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Issue 3, 2016
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Tethered tertiary amines as solid-state n-type dopants for solution-processable organic semiconductors

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Abstract

A scarcity of stable n-type doping strategies compatible with facile processing has been a major impediment to the advancement of organic electronic devices. Localizing dopants near the cores of conductive molecules can lead to improved efficacy of doping. We and others recently showed the effectiveness of tethering dopants covalently to an electron-deficient aromatic molecule using trimethylammonium functionalization with hydroxide counterions linked to a perylene diimide core by alkyl spacers. In this work, we demonstrate that, contrary to previous hypotheses, the main driver responsible for the highly effective doping observed in thin films is the formation of tethered tertiary amine moieties during thin film processing. Furthermore, we demonstrate that tethered tertiary amine groups are powerful and general n-doping motifs for the successful generation of free electron carriers in the solid-state, not only when coupled to the perylene diimide molecular core, but also when linked with other small molecule systems including naphthalene diimide, diketopyrrolopyrrole, and fullerene derivatives. Our findings help expand a promising molecular design strategy for future enhancements of n-type organic electronic materials.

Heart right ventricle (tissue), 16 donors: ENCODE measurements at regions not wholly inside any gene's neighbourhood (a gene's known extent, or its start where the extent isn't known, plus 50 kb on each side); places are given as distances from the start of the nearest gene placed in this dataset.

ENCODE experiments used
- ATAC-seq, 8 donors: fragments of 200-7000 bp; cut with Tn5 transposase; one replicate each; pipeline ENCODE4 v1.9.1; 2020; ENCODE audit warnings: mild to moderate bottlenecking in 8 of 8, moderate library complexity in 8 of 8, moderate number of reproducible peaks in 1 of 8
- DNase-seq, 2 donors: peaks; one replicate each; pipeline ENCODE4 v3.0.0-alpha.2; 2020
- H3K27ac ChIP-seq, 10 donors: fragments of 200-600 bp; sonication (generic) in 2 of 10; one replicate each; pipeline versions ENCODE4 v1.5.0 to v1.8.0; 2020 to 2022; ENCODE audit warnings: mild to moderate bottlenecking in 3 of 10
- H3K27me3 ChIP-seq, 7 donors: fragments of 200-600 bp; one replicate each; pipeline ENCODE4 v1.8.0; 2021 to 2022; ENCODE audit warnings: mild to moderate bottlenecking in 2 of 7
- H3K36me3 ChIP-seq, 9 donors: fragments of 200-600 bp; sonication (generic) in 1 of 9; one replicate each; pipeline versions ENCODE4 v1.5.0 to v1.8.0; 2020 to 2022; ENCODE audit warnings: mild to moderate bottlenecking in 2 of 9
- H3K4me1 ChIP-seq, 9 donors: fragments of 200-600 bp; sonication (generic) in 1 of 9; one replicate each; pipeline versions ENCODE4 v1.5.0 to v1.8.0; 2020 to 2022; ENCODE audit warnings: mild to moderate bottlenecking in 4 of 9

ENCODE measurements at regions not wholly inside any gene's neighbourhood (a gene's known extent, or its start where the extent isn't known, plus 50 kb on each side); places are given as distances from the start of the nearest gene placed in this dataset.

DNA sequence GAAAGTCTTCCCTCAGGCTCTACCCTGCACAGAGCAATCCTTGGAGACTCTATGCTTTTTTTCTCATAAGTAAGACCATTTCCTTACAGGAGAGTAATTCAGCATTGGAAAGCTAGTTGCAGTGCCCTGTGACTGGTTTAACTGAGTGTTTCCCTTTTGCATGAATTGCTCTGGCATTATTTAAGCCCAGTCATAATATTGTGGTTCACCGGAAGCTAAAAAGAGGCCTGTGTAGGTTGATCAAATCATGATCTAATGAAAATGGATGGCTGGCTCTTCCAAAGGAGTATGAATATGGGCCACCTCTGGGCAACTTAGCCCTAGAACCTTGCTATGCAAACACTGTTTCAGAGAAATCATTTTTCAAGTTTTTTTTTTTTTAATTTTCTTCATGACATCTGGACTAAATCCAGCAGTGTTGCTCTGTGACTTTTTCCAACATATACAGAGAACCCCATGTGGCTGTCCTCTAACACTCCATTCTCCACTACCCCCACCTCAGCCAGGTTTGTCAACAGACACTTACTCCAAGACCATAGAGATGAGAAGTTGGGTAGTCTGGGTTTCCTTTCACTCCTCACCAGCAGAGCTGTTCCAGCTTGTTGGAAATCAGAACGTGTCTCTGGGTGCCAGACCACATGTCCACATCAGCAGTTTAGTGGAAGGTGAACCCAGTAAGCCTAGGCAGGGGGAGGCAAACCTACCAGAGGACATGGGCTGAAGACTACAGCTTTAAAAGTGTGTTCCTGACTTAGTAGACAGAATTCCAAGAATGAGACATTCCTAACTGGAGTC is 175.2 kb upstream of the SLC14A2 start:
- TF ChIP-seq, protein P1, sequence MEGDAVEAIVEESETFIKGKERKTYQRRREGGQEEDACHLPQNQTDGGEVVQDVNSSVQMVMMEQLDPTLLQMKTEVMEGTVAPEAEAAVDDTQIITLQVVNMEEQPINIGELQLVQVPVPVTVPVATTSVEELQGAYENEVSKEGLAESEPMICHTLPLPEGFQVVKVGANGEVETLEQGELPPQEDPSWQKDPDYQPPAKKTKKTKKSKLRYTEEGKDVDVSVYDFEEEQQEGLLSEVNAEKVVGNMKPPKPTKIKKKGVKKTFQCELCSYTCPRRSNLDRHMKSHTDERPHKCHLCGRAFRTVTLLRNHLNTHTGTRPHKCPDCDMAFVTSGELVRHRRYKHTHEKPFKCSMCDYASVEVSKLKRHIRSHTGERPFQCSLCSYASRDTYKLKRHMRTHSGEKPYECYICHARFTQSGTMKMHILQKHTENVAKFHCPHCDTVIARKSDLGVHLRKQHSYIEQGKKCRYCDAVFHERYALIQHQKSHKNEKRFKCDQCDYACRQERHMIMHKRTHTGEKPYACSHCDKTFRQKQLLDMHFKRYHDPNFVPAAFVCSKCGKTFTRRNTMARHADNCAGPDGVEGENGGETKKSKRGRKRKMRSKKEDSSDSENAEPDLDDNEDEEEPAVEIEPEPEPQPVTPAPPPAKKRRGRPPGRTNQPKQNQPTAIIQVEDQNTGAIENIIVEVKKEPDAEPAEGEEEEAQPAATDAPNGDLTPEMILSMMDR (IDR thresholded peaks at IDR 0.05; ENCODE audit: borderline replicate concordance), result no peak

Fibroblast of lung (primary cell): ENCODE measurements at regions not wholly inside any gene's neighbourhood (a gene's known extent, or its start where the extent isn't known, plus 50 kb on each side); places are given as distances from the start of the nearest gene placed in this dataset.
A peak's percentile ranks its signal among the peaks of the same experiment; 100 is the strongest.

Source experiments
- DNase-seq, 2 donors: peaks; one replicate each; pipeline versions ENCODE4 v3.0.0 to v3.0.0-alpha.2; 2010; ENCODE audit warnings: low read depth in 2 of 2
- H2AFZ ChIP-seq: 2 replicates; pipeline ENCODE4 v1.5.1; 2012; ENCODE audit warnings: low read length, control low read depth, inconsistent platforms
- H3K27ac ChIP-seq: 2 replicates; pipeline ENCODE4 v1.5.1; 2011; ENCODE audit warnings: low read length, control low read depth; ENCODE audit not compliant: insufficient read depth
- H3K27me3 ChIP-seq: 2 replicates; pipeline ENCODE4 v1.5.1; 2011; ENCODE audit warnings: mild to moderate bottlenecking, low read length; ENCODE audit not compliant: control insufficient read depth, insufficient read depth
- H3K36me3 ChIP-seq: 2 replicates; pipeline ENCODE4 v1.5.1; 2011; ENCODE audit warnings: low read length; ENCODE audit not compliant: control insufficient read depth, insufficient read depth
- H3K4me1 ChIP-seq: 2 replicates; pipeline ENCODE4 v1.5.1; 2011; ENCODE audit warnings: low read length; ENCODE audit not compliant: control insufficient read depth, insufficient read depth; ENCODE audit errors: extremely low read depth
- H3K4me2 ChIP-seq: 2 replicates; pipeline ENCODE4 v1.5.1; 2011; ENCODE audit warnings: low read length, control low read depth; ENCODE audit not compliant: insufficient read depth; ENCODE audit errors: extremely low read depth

Graphical abstract: Tethered tertiary amines as solid-state n-type dopants for solution-processable organic semiconductors

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Publication details

The article was received on 05 Nov 2015, accepted on 06 Dec 2015 and first published on 09 Dec 2015


Article type: Edge Article
DOI: 10.1039/C5SC04217H
Citation: Chem. Sci., 2016,7, 1914-1919
  • Open access: Creative Commons BY license
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    Tethered tertiary amines as solid-state n-type dopants for solution-processable organic semiconductors

    B. Russ, M. J. Robb, B. C. Popere, E. E. Perry, C. Mai, S. L. Fronk, S. N. Patel, T. E. Mates, G. C. Bazan, J. J. Urban, M. L. Chabinyc, C. J. Hawker and R. A. Segalman, Chem. Sci., 2016, 7, 1914
    DOI: 10.1039/C5SC04217H

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